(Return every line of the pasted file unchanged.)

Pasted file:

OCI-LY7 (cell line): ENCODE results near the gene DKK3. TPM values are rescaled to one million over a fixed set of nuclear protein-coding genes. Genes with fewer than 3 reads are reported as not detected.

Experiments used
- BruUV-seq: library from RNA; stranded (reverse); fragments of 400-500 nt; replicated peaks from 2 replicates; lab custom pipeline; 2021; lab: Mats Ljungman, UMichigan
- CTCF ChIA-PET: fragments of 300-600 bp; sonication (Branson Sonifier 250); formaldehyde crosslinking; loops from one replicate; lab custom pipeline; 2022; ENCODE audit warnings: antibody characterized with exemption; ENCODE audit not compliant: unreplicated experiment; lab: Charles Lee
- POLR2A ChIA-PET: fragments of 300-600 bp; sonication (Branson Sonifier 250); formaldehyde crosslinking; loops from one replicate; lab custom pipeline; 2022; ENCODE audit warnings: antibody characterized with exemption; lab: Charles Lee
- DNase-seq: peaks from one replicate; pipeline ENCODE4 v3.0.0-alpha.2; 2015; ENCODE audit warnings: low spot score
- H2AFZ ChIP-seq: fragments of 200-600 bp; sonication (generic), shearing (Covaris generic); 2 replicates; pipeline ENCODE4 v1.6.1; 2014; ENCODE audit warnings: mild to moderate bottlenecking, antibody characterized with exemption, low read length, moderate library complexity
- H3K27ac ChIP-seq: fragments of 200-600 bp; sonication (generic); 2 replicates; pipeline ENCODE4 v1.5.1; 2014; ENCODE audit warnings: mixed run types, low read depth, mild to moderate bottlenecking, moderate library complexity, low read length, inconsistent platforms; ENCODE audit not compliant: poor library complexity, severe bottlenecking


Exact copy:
OCI-LY7 (cell line): ENCODE results near the gene DKK3. TPM values are rescaled to one million over a fixed set of nuclear protein-coding genes. Genes with fewer than 3 reads are reported as not detected.

Experiments used
- BruUV-seq: library from RNA; stranded (reverse); fragments of 400-500 nt; replicated peaks from 2 replicates; lab custom pipeline; 2021; lab: Mats Ljungman, UMichigan
- CTCF ChIA-PET: fragments of 300-600 bp; sonication (Branson Sonifier 250); formaldehyde crosslinking; loops from one replicate; lab custom pipeline; 2022; ENCODE audit warnings: antibody characterized with exemption; ENCODE audit not compliant: unreplicated experiment; lab: Charles Lee
- POLR2A ChIA-PET: fragments of 300-600 bp; sonication (Branson Sonifier 250); formaldehyde crosslinking; loops from one replicate; lab custom pipeline; 2022; ENCODE audit warnings: antibody characterized with exemption; lab: Charles Lee
- DNase-seq: peaks from one replicate; pipeline ENCODE4 v3.0.0-alpha.2; 2015; ENCODE audit warnings: low spot score
- H2AFZ ChIP-seq: fragments of 200-600 bp; sonication (generic), shearing (Covaris generic); 2 replicates; pipeline ENCODE4 v1.6.1; 2014; ENCODE audit warnings: mild to moderate bottlenecking, antibody characterized with exemption, low read length, moderate library complexity
- H3K27ac ChIP-seq: fragments of 200-600 bp; sonication (generic); 2 replicates; pipeline ENCODE4 v1.5.1; 2014; ENCODE audit warnings: mixed run types, low read depth, mild to moderate bottlenecking, moderate library complexity, low read length, inconsistent platforms; ENCODE audit not compliant: poor library complexity, severe bottlenecking